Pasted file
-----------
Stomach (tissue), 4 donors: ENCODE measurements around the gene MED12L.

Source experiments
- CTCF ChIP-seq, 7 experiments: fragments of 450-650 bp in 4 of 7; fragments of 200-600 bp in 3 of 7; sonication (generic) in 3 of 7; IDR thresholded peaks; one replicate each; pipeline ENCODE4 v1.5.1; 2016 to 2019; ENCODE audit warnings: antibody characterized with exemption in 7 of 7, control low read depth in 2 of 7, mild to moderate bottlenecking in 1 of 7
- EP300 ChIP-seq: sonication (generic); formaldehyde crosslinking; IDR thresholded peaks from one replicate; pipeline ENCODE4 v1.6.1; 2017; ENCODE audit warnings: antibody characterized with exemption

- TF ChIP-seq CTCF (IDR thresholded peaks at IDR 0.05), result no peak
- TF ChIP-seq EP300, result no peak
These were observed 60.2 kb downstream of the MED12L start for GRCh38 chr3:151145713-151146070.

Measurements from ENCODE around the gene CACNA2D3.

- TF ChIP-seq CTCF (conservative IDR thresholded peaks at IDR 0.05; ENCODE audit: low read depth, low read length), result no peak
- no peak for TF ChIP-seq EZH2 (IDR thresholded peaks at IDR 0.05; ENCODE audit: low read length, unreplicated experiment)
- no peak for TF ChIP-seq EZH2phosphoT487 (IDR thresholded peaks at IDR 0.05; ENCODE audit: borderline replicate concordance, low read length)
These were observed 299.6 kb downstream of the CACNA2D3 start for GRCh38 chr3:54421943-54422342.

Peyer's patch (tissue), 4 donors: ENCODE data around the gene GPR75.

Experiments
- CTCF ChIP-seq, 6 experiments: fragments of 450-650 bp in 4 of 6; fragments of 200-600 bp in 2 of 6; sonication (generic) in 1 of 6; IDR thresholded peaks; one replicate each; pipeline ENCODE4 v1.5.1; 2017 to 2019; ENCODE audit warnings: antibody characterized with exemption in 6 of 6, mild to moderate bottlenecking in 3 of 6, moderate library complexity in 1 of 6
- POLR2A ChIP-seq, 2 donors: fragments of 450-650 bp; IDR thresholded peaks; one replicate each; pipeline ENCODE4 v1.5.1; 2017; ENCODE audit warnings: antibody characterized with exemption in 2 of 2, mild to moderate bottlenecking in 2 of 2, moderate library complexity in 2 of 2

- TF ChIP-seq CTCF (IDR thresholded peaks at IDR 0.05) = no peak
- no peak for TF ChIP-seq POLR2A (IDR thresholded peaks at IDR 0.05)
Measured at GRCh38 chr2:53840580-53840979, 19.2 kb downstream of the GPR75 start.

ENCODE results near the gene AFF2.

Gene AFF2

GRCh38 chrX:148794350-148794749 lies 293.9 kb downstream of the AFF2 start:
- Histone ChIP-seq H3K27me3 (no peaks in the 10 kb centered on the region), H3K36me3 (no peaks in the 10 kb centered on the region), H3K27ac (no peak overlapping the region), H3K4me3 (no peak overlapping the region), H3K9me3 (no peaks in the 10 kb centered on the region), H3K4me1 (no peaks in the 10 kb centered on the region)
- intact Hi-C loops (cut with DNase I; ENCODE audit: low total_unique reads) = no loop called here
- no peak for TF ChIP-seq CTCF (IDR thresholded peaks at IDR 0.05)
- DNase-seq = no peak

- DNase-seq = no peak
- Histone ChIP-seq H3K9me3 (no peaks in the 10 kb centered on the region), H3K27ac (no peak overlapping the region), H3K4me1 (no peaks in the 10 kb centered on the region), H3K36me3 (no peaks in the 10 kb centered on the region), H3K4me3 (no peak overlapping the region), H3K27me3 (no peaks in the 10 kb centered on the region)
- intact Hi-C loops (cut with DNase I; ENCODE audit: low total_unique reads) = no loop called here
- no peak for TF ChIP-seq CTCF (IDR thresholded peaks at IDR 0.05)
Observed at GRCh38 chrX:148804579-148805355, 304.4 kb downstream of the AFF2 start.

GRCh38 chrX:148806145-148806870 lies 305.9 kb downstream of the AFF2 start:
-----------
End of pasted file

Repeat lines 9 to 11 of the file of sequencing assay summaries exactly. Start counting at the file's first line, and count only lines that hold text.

- TF ChIP-seq CTCF (conservative IDR thresholded peaks at IDR 0.05; ENCODE audit: low read depth, low read length), result no peak
- no peak for TF ChIP-seq EZH2 (IDR thresholded peaks at IDR 0.05; ENCODE audit: low read length, unreplicated experiment)
- no peak for TF ChIP-seq EZH2phosphoT487 (IDR thresholded peaks at IDR 0.05; ENCODE audit: borderline replicate concordance, low read length)